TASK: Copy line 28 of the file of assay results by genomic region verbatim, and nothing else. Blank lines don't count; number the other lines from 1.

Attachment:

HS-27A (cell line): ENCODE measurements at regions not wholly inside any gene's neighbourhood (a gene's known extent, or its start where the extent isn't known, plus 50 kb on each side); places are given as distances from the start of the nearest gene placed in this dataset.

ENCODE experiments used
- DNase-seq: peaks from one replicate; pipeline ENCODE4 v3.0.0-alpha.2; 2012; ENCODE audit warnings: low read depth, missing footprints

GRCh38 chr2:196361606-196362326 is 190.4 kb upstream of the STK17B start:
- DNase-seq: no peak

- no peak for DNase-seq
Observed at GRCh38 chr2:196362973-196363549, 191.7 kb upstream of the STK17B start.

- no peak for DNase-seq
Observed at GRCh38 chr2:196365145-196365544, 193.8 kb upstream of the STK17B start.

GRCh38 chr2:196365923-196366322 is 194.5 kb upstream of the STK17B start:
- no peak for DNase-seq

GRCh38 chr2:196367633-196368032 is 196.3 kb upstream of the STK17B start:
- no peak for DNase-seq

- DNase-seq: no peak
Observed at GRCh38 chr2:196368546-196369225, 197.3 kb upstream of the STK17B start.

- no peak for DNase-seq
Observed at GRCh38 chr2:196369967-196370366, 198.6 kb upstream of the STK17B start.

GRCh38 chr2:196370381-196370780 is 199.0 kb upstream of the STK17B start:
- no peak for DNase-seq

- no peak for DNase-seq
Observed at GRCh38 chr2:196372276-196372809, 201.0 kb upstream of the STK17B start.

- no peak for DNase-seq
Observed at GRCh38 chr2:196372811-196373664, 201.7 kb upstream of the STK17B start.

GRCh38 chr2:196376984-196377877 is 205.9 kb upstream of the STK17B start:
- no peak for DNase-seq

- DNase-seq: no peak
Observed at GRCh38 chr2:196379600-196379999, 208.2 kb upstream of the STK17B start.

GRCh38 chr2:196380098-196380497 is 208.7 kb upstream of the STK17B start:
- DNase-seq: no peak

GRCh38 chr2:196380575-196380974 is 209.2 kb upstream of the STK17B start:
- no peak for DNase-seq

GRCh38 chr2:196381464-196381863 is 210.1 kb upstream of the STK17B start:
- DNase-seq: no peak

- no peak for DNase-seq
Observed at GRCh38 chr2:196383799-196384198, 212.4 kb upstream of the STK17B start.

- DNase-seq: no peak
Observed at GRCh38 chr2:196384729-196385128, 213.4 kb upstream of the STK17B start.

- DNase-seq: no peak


GRCh38 chr2:196380098-196380497 is 208.7 kb upstream of the STK17B start: